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decided: January 3, 1968.


Appeal from order of Superior Court, April T., 1966, No. 139, reversing order of Court of Common Pleas of Crawford County, Sept. T., 1963, No. 107, in case of Commonwealth ex rel. Richard Mullins v. James F. Maroney, Superintendent.


Edwin L. Klett, with him Eckert, Seamans & Cherin, for appellant.

Paul D. Shafer, Jr., Assistant District Attorney, with him John Fuller, Assistant District Attorney, and Vincent J. Pepicelli, District Attorney, for appellee.

Bell, C. J., Musmanno, Jones, Cohen, Eagen, O'Brien and Roberts, JJ. Opinion by Mr. Justice Eagen. Mr. Chief Justice Bell dissents.

Author: Eagen

[ 428 Pa. Page 196]

Richard Mullins, accused of being one of three men who staged an armed robbery in the City of Meadville, Crawford County, Pennsylvania, in November 1961, was subsequently arrested for the crime in Marion, Ohio. He unsuccessfully fought extradition and was returned to Pennsylvania on February 1, 1962. He appeared before the court in Crawford County on February 5, 1962, without counsel and plead guilty to a district attorney's bill of indictment charging him with being an accessory before the fact to armed robbery. At the same time he signed a standard printed form on the indictment, which included, inter alia, a waiver of the right to the assistance of counsel and presentment of the charge to the grand jury.

[ 428 Pa. Page 197]

Before accepting the plea, the trial court read the indictment to Mullins and was informed by the latter that he understood the nature of the charges. Mullins was also informed by the court that he had the right to have his case presented to the grand jury and the right to trial at which he could be present with counsel. As to his right to have the assistance of counsel before entering a plea to the indictment, the transcribed record of the proceedings shows the following: " Questions by Page 197} the Court : Q. Your name is Richard Mullins? A. Yes, sir. Q. Where do you live? A. Marion, Ohio. Q. Do you have an attorney? A. No, sir, I haven't. Q. Do you want one? A. No, I don't. Q. You have a right to have counsel here before you appear before the court, you understand that, do you? A. Yes, sir."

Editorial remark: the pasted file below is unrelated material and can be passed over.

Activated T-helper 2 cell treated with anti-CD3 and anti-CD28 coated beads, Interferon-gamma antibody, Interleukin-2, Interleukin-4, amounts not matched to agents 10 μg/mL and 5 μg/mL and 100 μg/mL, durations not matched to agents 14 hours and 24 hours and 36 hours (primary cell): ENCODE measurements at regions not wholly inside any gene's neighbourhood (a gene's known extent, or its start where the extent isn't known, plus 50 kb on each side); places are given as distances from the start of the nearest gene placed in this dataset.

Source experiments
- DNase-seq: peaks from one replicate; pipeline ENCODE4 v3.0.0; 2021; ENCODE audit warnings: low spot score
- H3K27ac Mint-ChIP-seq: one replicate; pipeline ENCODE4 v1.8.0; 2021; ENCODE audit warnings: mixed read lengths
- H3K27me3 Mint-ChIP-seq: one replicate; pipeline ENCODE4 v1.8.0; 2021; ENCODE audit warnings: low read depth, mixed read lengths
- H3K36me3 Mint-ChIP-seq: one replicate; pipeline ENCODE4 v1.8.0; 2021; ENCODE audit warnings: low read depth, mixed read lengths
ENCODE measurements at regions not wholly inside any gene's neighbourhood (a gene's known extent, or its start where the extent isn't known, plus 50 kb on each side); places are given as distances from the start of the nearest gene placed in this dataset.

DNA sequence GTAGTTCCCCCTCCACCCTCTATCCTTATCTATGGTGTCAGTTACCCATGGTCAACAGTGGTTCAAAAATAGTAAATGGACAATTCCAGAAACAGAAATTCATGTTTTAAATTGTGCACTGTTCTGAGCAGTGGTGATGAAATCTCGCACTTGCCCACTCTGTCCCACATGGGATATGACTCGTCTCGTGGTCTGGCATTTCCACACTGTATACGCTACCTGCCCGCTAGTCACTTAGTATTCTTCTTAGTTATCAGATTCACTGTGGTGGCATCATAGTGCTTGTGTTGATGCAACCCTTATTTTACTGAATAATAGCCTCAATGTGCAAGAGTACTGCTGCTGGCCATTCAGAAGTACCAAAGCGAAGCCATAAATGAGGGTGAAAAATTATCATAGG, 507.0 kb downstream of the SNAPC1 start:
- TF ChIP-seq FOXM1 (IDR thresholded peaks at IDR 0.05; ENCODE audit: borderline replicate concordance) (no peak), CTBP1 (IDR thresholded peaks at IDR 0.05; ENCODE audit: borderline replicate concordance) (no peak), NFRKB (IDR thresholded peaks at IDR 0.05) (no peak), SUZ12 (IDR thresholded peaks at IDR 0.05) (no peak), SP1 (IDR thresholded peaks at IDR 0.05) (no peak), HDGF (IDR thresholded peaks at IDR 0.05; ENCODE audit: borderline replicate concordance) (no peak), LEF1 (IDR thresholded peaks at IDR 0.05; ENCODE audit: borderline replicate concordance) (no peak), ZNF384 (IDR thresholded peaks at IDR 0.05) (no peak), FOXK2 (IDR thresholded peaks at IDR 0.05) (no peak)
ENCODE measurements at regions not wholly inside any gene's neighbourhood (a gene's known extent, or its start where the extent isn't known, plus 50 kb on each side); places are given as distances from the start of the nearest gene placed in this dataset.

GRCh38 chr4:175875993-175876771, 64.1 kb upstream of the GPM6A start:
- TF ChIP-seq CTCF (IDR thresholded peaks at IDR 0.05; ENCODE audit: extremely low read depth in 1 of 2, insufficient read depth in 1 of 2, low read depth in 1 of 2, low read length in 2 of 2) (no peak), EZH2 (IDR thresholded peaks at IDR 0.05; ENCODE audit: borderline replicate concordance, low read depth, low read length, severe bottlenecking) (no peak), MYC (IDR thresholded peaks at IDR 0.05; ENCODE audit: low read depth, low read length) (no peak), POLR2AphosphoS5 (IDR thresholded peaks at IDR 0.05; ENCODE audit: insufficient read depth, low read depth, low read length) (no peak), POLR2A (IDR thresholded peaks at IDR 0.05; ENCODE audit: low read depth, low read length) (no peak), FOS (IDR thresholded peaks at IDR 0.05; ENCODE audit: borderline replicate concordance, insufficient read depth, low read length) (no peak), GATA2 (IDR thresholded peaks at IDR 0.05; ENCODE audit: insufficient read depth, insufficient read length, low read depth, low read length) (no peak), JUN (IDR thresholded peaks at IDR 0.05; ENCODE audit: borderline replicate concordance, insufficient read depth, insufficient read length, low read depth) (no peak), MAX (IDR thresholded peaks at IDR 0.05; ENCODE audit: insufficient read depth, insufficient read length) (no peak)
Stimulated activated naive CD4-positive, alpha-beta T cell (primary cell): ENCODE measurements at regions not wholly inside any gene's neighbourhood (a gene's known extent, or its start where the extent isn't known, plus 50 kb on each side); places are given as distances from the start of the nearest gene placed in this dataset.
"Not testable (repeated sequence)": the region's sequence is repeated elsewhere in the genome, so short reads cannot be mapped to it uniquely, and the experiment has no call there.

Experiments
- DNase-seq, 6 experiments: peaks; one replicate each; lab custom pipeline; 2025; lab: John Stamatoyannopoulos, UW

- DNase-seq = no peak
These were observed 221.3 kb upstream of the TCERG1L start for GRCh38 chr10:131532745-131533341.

On February 5, 1962, Mullins again appeared without counsel before the court and was sentenced to a term of imprisonment under which he is presently confined. The record is silent as to whether or not on this occasion he was informed of his right to have the assistance of counsel. No appeal was entered from the judgment of sentence.

In 1964, Mullins instituted a habeas corpus action in Crawford County alleging unconstitutional deprivation of counsel at the time of plea and sentence. After hearing, the action was dismissed by the court, and on appeal the Superior Court affirmed. 204 Pa. Superior Ct. 749, 205 A.2d 122 (1964). We denied allocatur.

In 1965, Mullins instituted habeas corpus proceedings in the United States District Court for the Western District of Pennsylvania and after a hearing that court concluded that a prima facie case for relief had been established, but that in the interest of comity the Pennsylvania state courts should be permitted to re-examine the issue in the light of recent pertinent decisions before a final order was entered.